Colorado school athletics get a sporting chance |

Colorado school athletics get a sporting chance

The Denver Post
Denver, CO Colorado
**FOR USE IN WEEKEND EDITIONS OF MAY 9-10**In this photograph taken on Tuesday, April 21, 2009, Regis High School's Ty Blach sits on the fence and watches his girlfriend play lacrosse for the school on a nearby field. Schools like Regis are considering cuts in sports budgets in light of the economic downturn. (AP Photo/The Denver Post, RJ Sangosti) ** NO MAGS; NO TV; NO INTERNET; NO SALES **
AP | The Denver Post

DENVER, Colorado ” The dour economy has cast a shadow over Colorado high schools this spring, leaving districts to agonize over budget cuts that could mean larger classes, four-day weeks and shrinking bus routes.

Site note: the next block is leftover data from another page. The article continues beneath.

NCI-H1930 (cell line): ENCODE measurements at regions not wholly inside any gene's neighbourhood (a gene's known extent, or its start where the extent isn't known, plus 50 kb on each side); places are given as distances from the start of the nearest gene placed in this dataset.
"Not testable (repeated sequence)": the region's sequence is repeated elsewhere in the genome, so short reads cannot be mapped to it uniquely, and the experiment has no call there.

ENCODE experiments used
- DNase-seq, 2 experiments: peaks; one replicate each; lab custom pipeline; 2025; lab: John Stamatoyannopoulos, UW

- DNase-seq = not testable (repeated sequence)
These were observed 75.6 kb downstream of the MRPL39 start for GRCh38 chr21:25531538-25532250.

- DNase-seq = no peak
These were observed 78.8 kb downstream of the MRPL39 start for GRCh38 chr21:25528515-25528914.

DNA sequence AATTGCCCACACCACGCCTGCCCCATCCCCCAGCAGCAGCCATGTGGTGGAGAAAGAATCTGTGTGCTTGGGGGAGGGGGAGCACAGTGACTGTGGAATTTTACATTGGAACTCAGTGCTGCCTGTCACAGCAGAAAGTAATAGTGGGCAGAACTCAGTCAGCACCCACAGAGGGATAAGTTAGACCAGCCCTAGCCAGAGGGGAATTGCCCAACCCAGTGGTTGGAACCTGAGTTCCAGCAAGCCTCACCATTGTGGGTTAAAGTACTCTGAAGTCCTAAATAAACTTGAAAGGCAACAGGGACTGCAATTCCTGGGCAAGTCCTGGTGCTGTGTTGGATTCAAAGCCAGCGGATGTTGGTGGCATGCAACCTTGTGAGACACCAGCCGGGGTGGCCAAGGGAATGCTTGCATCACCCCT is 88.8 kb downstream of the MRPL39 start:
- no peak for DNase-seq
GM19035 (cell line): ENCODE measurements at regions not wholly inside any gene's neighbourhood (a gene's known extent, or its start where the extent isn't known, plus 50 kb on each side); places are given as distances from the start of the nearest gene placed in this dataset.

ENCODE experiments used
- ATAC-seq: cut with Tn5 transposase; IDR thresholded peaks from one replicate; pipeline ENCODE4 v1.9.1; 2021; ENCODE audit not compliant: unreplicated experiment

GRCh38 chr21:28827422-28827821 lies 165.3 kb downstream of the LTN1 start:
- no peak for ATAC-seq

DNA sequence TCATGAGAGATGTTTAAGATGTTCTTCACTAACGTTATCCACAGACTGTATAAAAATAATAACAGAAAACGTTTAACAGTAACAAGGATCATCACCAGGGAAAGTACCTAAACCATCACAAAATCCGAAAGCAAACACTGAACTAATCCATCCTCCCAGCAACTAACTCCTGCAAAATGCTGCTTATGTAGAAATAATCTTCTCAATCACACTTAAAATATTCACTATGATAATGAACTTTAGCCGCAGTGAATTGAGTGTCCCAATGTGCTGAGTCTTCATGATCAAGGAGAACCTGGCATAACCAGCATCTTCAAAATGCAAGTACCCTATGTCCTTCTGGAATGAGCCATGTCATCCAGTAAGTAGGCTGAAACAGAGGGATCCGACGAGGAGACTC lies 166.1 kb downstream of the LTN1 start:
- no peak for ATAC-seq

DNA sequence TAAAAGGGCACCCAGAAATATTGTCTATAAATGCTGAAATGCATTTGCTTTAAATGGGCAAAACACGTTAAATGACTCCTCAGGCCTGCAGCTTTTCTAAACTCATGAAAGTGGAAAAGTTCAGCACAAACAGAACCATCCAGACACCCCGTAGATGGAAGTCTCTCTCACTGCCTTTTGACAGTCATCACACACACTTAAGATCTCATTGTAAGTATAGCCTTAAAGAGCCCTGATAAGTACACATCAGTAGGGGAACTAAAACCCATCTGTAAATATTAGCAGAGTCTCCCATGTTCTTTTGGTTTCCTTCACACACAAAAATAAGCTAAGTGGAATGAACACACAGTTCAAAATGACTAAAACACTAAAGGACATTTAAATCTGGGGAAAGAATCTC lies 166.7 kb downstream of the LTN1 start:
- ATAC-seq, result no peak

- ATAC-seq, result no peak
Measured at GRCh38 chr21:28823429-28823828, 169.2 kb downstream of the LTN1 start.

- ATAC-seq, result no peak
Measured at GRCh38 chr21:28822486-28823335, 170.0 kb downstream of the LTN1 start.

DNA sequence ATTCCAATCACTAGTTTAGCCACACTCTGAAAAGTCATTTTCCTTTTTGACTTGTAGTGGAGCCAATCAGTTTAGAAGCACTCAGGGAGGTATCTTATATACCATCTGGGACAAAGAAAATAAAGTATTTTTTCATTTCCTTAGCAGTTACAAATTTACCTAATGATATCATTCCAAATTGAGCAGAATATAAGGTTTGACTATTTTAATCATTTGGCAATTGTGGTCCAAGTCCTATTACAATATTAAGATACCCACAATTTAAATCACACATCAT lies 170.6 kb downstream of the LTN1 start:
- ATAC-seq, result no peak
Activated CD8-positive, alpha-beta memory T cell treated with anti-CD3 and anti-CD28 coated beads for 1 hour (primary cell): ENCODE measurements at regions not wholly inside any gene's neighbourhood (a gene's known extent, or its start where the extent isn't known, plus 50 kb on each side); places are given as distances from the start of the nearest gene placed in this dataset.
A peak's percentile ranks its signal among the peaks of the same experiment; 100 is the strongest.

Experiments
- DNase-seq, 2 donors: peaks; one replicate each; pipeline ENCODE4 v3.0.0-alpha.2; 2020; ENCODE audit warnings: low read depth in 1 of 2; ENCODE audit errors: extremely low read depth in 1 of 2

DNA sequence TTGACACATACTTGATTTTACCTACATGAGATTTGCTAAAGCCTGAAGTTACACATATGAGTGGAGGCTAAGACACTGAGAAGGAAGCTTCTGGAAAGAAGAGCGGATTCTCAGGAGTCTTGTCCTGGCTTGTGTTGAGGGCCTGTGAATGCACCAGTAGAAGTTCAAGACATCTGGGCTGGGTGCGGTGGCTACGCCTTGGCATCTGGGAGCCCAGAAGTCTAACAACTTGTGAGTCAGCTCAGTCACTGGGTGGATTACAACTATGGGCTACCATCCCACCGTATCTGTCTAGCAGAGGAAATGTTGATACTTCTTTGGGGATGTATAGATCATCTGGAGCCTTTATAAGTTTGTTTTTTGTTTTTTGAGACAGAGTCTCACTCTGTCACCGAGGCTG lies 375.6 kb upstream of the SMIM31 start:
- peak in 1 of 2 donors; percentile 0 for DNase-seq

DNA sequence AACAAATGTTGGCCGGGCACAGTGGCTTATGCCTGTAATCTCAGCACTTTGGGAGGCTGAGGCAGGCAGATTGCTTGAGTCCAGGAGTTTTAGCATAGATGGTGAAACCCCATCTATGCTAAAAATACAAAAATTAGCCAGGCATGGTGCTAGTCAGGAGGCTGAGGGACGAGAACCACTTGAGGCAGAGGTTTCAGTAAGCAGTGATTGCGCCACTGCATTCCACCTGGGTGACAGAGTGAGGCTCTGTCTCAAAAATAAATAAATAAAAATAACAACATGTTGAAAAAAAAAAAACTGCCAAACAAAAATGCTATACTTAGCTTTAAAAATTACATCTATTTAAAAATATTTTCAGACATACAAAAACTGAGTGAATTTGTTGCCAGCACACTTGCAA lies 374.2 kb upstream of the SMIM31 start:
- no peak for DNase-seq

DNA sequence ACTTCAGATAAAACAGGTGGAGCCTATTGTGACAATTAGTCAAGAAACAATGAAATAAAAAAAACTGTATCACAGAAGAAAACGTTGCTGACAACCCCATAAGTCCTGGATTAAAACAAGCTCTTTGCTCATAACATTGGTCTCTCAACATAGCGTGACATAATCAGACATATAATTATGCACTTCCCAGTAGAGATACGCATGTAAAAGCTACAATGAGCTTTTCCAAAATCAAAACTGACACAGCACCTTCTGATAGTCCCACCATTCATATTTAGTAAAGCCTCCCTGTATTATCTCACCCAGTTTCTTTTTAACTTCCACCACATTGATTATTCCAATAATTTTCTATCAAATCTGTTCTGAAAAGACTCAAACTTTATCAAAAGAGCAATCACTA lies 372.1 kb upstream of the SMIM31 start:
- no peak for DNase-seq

But even in tough times, sports remain intact.

Certainly, high school athletic directors have made trims. They squeeze an extra season out of uniforms, have kids provide their own transportation to games ” and even certify the coach to drive the team bus.

At stake are programs that studies cast as cost-effective contributors to everything from grade-point average to girls’ health. A look at several Colorado high school sports budgets bolsters that perception ” most consume about 2 percent of general fund spending, while engaging up to 70 percent of a school’s students.

But the numbers also reveal differences, with a range of fees and fundraising ability separating the well-off from the barely surviving.

“People think that schools just shove money into athletics left and right,” said Steve Longwell, athletic director at Eaton High School. “In the whole big picture, though, it’s a very small percentage.”